Millie's guide to backpacking Vietnam
Two close friends of mine and I went travelling in Vietnam for a month in Summer 2018. A month in this incredible country, at first, didn’t feel like enough but by the end we felt as though we had spent a good amount of time getting to know the best bits, enjoying the incredible food, beaches, and countryside. I’d recommend Vietnam to everyone, the people are so friendly and we never felt endangered, which was a worry for us as a small group of girls travelling in Asia for the first time. Having planned our route beforehand, we began in the South, in Ho Chi Minh and finished our trip in Hanoi, in the North.
We spent three nights in Ho Chi Ming, which was more than enough time there, as it is really hectic and busy so you do feel ready to leave after a couple of days. We stayed in a hostel called Hideout which I would definitely recommend if you’re looking for a party hostel. As soon as we got there one of the reps helped us plan our whole route which was really helpful. Then we decided to go further south into the Mekong Delta. If you want to experience authentic, rural Vietnam I would definitely recommend this. There was hardly anyone who spoke any English but that made it more fun. We got a private tour of the famous floating markets (incredible) and another boat trip down a river on small canoes.
We then moved on to Dalat, also more rural and much cooler weather (we were there in July so it was very humid everywhere else.) The maze bar there was a really fun experience, other than that there weren’t loads to do, but it was a nice place to chill for a couple of days.
Next was Nha Trang, which was very commercial. It had a beach and if you can afford it most people go there for the scuba diving. It was more of a stopover for us and we didn’t like it that much, especially because it was much harder to find good/authentic Vietnamese food. There was a really nice beach club there which we did have dinner at, but it is much more expensive than eating street food or normal Vietnamese cuisine.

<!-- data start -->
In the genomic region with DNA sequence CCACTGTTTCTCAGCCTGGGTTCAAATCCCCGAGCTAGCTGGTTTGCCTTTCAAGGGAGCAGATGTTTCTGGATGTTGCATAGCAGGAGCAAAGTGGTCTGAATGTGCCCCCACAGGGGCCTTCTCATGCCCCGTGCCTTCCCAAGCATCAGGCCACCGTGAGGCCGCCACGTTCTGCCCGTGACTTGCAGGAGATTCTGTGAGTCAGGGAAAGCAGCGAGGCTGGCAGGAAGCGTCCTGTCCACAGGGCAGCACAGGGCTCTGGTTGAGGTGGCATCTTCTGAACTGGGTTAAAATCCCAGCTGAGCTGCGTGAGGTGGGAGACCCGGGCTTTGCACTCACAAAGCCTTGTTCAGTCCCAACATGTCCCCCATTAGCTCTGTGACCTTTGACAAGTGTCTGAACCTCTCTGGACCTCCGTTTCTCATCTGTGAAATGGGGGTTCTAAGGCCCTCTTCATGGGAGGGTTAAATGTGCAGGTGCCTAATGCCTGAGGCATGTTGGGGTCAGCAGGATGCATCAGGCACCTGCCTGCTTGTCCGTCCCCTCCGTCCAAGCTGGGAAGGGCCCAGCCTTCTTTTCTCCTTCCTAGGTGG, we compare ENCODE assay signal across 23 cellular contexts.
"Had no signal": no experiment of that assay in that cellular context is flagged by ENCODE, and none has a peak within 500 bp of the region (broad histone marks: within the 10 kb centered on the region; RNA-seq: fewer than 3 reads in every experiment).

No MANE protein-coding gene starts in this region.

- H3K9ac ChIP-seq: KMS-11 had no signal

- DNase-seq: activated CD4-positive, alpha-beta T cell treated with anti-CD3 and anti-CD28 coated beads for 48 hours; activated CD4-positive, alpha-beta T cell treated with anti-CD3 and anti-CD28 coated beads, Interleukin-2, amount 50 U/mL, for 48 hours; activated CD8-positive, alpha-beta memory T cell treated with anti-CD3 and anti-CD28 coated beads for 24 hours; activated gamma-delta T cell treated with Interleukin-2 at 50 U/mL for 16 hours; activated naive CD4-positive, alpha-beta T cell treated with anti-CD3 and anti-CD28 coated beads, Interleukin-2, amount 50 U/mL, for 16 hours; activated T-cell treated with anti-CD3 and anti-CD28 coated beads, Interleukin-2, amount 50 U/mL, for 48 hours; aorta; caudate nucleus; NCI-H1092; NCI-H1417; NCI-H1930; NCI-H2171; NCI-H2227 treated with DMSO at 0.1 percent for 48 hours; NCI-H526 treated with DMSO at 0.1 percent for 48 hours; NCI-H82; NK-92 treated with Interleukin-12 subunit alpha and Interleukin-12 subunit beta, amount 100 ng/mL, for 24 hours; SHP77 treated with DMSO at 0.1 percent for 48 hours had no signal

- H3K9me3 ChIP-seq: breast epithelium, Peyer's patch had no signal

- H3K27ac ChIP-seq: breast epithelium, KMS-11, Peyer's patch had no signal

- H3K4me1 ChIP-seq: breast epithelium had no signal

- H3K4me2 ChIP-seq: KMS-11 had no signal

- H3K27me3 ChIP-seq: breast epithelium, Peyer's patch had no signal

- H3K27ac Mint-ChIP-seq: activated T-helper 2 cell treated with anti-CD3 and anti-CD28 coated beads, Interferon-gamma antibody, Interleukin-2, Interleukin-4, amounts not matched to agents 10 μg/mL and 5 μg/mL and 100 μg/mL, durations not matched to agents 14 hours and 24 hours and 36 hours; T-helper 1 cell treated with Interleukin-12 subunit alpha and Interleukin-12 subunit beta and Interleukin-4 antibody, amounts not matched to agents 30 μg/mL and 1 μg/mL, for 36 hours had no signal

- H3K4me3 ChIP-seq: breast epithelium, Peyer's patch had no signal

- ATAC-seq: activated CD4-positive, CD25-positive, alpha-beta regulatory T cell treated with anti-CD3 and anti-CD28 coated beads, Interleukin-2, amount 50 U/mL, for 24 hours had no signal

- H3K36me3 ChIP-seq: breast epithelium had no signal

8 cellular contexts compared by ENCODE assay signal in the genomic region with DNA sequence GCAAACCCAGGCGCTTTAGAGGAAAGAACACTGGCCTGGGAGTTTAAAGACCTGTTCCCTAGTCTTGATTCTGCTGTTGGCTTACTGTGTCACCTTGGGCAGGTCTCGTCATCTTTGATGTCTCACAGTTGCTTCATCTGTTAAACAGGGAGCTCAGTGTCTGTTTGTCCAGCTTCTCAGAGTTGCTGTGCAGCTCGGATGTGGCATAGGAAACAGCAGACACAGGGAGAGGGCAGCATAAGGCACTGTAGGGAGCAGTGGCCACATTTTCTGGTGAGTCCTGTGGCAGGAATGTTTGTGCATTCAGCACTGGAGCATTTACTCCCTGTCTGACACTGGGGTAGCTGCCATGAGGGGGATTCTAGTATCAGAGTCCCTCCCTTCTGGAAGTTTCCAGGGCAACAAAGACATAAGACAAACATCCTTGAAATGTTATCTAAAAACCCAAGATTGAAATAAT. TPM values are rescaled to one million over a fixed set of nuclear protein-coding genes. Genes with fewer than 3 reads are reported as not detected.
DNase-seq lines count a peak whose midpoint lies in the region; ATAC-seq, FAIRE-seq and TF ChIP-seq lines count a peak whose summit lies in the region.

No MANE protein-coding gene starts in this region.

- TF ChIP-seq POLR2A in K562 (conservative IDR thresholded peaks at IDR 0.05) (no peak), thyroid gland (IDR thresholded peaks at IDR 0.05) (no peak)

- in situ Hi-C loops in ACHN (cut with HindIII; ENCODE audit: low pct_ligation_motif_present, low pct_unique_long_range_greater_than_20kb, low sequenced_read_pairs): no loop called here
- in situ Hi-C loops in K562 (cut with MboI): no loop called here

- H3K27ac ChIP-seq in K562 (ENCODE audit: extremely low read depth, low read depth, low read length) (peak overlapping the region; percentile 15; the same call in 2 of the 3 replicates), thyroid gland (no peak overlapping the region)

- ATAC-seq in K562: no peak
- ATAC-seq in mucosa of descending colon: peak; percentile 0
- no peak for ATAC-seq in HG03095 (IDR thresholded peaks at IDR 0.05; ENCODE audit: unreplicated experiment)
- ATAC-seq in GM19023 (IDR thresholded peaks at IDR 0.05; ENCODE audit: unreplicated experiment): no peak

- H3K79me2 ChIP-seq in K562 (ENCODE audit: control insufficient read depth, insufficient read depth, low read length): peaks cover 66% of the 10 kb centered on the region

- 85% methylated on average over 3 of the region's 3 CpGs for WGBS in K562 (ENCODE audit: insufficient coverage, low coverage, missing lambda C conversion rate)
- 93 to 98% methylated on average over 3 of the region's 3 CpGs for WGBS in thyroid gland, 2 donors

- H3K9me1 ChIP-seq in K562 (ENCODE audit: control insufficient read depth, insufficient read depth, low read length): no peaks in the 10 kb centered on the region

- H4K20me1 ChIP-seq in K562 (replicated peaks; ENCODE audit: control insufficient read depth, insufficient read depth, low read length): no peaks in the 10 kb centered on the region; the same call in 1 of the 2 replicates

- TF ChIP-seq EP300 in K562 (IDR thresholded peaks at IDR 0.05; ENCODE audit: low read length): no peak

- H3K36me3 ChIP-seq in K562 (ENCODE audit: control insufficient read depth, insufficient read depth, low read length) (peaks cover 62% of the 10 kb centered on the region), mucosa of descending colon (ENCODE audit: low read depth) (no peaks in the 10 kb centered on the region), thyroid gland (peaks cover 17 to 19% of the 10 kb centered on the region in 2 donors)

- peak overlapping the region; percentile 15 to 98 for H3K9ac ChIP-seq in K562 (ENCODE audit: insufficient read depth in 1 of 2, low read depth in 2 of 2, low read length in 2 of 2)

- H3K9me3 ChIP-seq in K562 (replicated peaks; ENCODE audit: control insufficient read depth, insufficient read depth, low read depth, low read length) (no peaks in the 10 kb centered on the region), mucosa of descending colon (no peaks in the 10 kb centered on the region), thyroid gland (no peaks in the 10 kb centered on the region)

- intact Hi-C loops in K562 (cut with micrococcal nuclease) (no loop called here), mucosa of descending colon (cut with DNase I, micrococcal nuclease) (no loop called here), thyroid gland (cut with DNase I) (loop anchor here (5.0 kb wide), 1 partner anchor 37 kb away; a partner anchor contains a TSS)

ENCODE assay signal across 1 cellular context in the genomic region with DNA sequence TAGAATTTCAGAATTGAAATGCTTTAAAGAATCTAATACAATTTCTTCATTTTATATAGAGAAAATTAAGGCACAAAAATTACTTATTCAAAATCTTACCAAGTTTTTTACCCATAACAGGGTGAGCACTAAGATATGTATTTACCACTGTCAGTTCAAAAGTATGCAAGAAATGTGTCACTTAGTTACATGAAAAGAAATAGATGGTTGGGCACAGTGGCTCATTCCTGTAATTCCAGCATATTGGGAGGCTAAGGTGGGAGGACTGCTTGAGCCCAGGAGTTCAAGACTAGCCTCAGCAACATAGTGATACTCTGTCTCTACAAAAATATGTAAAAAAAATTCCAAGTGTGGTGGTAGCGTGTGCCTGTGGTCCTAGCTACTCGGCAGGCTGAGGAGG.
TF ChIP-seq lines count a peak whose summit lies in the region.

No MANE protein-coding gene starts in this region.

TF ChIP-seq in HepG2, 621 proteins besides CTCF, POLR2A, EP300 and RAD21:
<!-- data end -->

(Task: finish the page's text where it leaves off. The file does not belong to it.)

From here we went to Hoi An, probably our favourite city in Vietnam, which we ended up staying in for five days. (On average we usually stayed in each city for 2-3 days, so our prolonged stay shows how much we loved it.) Sunflower Hostel is a must, they did unlimited drinks for two hours for something ridiculous like £3.50 every night, so don’t stay here if you don’t want to be up all night. Really good hostel if you’re travelling alone for meeting people. Hoi An was beautiful, amazing food (you have to try the Banh Mi there) and to get cheap tailored clothes.
From here we did the Hai Van Pass, a famous motorbike route to Hue. You have to do this!! There was three of us so we got an easy rider, organised through the hostel, which meant we had a driver on one bike so we could alternate driving and being able to look around you as you bike through some beautiful places. Your bags are taken on a bus to Hue for you. We loved Hue, so stayed for two nights. Lots of fun places to go out and we also saw the Imperial City which was breathtaking. An absolute highlight for us here was eating at Iac Thanh, for cheap but incredible Vietnamese food and a really friendly atmosphere. It doesn’t look like much but we went back twice! The owner gives out bottle openers that he makes.